First Appeared in The Music Box, March 2008, Volume 15, #3
Written by Douglas Heselgrave
Thu, March 13, 2008, 10:40 AM CDT
As strange as it may seem, beneath the veil and behind closed doors, Iran always has had a thriving, hardcore rock scene. Although the nation’s current religious leadership has made the performance of Western music all but impossible within its borders, the roots that were planted in the culture prior to the Iranian Revolution of 1979 have continued to evolve, flourish, and grow. The internet has helped considerably, of course, by allowing prospective rock stars to conspire to get together and jam. It was out of this clandestine underground that Pouya Mahmoodi, a young Persian guitarist and singer, emerged.
Mahmoodi’s story certainly is a fascinating one. He was born 35 years ago in Tehran, and he has been playing guitar for most of his life. His father had been an avid fan of Western rock music, and not surprisingly, he passed his tastes along to his son. Mahmoodi’s style began to morph in the mid-1980s, when he developed a passion for traditional Persian music. The healing power of zaar was of particular interest to him, and over time, he began to adopt the traditional sounds of his homeland for the guitar, blending them with the contemporary, Western fare upon which he was raised.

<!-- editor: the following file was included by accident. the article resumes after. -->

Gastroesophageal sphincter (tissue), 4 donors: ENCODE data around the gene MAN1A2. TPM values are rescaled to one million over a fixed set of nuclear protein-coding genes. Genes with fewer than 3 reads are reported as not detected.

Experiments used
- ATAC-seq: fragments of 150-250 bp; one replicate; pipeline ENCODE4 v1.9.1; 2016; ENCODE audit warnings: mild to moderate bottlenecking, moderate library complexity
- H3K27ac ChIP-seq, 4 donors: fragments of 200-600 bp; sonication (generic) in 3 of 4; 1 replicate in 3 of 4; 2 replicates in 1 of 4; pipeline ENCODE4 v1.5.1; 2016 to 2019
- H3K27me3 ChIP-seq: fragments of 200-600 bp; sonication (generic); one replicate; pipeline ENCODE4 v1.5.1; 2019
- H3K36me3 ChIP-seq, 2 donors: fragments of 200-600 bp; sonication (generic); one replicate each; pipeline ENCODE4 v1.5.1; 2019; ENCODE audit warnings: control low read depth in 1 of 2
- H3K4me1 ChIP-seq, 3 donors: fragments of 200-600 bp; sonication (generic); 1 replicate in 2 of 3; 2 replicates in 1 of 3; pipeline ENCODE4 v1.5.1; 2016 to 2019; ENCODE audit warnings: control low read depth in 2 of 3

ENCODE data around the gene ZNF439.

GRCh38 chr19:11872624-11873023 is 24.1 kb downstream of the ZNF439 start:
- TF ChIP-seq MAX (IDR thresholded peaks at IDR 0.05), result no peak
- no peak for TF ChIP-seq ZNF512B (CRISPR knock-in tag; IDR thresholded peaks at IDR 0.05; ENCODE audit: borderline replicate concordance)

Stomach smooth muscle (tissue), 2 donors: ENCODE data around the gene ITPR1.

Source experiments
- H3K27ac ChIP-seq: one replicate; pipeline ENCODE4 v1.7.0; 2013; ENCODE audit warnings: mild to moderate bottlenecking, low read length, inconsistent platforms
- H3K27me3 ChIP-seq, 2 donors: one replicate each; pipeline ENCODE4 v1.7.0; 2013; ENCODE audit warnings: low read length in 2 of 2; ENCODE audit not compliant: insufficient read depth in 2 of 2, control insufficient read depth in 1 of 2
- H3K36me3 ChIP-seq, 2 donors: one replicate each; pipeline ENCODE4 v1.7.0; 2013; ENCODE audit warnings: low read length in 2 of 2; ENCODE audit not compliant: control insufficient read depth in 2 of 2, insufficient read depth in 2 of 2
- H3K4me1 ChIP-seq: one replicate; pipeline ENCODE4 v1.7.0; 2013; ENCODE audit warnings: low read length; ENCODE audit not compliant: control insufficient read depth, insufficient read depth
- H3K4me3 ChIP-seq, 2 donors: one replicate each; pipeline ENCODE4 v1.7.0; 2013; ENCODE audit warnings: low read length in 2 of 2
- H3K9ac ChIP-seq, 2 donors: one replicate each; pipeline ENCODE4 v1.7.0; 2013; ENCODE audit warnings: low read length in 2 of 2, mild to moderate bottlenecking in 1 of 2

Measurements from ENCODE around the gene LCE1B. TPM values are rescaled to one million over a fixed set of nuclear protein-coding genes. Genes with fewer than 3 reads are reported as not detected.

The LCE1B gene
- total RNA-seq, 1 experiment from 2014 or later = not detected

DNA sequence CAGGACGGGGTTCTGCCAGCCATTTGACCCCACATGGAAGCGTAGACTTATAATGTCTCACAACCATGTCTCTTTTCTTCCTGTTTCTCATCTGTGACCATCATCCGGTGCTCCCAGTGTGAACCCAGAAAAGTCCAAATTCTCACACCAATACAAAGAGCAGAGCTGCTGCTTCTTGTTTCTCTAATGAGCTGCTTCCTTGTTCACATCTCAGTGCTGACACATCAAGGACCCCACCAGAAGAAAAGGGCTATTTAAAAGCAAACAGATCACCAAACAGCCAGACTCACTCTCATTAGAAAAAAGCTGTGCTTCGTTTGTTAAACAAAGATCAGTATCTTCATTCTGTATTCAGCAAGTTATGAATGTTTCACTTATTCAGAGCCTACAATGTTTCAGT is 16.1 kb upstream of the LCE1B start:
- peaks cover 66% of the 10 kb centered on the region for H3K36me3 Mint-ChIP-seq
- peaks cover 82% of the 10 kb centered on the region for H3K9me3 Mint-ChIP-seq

It’s difficult to describe the music on Mehr to someone who has never heard Mahmoodi play. Some of the exotic rhythms that typically are associated with Persian music are present on all of the tracks, but the fluidity of the traditional melodies is tempered by Mahmoodi’s love of Western rock. At times, his work sounds like a distorted, feedback-drenched variation on Santana’s output. On other tunes, Mahmoodi emulates a heavy metal style that feels as if Deep Purple had decided to deliver a fandango.
The contributions from Mahavishnu Orchestra drummer Billy Cobham, who performs on several of Mehr’s tracks, help Mahmoodi to bridge the divide between two cultures. Their ideas gel perfectly, providing a clear illustration of the commonalities that can be found between Western jazz and Persian music. This is due, at least in part, to the similarities between how Mahmoodi and Cobham’s former bandmate John McLaughlin play their guitars. Yet, these comparisons are only of limited use because Mahmoodi incorporates so many styles, along with his own Persian influences, into his world that he is able to create both a guitar tone and an approach that are really quite unique. Those disposed to liking music from the 1970s — be it prog-rock or fusion — will find a lot to admire about Mahmoodi’s debut.
Without a doubt, Mehr is an interesting disc, one that points to future collaborations between Middle Eastern and North American artists. In an era when politicians on both sides of the cultural divide are refusing to budge and talk through their differences, perhaps it is up to the musicians to remind us that we all have far more that unites us than divides us. Life is short, and it’s certainly time to wake up, start listening to each other, and celebrate the commonality of purpose and expression among the world’s musical cultures — before it’s too late. ½
1 Star: Pitiful
2 Stars: Listenable
3 Stars: Respectable
4 Stars: Excellent
5 Stars: Can't Live Without It!!
Copyright © 2008 The Music Box